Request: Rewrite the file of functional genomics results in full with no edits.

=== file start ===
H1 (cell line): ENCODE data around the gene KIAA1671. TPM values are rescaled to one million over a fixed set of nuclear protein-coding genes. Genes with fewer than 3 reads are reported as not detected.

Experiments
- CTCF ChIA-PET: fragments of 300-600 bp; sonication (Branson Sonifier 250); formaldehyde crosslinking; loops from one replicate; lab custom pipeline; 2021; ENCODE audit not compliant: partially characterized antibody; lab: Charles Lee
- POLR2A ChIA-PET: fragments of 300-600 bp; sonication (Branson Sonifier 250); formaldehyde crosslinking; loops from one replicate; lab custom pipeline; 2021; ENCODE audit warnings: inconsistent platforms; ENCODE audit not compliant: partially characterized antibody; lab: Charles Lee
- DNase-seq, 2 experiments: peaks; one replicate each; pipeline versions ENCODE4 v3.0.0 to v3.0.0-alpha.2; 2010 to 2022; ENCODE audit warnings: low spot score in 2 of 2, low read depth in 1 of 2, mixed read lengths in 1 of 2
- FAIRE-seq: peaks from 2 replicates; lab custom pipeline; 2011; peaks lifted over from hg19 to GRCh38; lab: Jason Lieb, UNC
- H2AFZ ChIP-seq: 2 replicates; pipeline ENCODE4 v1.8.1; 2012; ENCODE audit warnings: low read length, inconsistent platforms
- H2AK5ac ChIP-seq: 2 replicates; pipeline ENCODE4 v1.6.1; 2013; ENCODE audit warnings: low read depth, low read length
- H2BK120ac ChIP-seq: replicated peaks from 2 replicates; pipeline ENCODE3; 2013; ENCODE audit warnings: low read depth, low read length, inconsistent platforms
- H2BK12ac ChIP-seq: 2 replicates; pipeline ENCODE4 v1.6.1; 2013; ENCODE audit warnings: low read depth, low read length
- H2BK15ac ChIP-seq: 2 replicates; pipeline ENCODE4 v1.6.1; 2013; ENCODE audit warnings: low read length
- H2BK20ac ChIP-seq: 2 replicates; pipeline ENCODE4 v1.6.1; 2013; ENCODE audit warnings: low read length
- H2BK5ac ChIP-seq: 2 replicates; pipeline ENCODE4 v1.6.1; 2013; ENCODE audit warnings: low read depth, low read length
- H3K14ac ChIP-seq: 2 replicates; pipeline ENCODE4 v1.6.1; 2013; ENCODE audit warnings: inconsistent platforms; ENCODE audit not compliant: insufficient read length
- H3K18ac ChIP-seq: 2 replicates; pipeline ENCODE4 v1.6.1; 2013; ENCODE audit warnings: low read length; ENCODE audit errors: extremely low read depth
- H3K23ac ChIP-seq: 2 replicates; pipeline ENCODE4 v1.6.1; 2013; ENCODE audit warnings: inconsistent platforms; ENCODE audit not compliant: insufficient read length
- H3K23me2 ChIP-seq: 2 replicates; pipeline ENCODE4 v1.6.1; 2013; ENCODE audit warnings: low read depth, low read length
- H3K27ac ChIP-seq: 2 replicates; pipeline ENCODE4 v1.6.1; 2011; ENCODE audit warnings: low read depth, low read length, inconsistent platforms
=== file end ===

H1 (cell line): ENCODE data around the gene KIAA1671. TPM values are rescaled to one million over a fixed set of nuclear protein-coding genes. Genes with fewer than 3 reads are reported as not detected.

Experiments
- CTCF ChIA-PET: fragments of 300-600 bp; sonication (Branson Sonifier 250); formaldehyde crosslinking; loops from one replicate; lab custom pipeline; 2021; ENCODE audit not compliant: partially characterized antibody; lab: Charles Lee
- POLR2A ChIA-PET: fragments of 300-600 bp; sonication (Branson Sonifier 250); formaldehyde crosslinking; loops from one replicate; lab custom pipeline; 2021; ENCODE audit warnings: inconsistent platforms; ENCODE audit not compliant: partially characterized antibody; lab: Charles Lee
- DNase-seq, 2 experiments: peaks; one replicate each; pipeline versions ENCODE4 v3.0.0 to v3.0.0-alpha.2; 2010 to 2022; ENCODE audit warnings: low spot score in 2 of 2, low read depth in 1 of 2, mixed read lengths in 1 of 2
- FAIRE-seq: peaks from 2 replicates; lab custom pipeline; 2011; peaks lifted over from hg19 to GRCh38; lab: Jason Lieb, UNC
- H2AFZ ChIP-seq: 2 replicates; pipeline ENCODE4 v1.8.1; 2012; ENCODE audit warnings: low read length, inconsistent platforms
- H2AK5ac ChIP-seq: 2 replicates; pipeline ENCODE4 v1.6.1; 2013; ENCODE audit warnings: low read depth, low read length
- H2BK120ac ChIP-seq: replicated peaks from 2 replicates; pipeline ENCODE3; 2013; ENCODE audit warnings: low read depth, low read length, inconsistent platforms
- H2BK12ac ChIP-seq: 2 replicates; pipeline ENCODE4 v1.6.1; 2013; ENCODE audit warnings: low read depth, low read length
- H2BK15ac ChIP-seq: 2 replicates; pipeline ENCODE4 v1.6.1; 2013; ENCODE audit warnings: low read length
- H2BK20ac ChIP-seq: 2 replicates; pipeline ENCODE4 v1.6.1; 2013; ENCODE audit warnings: low read length
- H2BK5ac ChIP-seq: 2 replicates; pipeline ENCODE4 v1.6.1; 2013; ENCODE audit warnings: low read depth, low read length
- H3K14ac ChIP-seq: 2 replicates; pipeline ENCODE4 v1.6.1; 2013; ENCODE audit warnings: inconsistent platforms; ENCODE audit not compliant: insufficient read length
- H3K18ac ChIP-seq: 2 replicates; pipeline ENCODE4 v1.6.1; 2013; ENCODE audit warnings: low read length; ENCODE audit errors: extremely low read depth
- H3K23ac ChIP-seq: 2 replicates; pipeline ENCODE4 v1.6.1; 2013; ENCODE audit warnings: inconsistent platforms; ENCODE audit not compliant: insufficient read length
- H3K23me2 ChIP-seq: 2 replicates; pipeline ENCODE4 v1.6.1; 2013; ENCODE audit warnings: low read depth, low read length
- H3K27ac ChIP-seq: 2 replicates; pipeline ENCODE4 v1.6.1; 2011; ENCODE audit warnings: low read depth, low read length, inconsistent platforms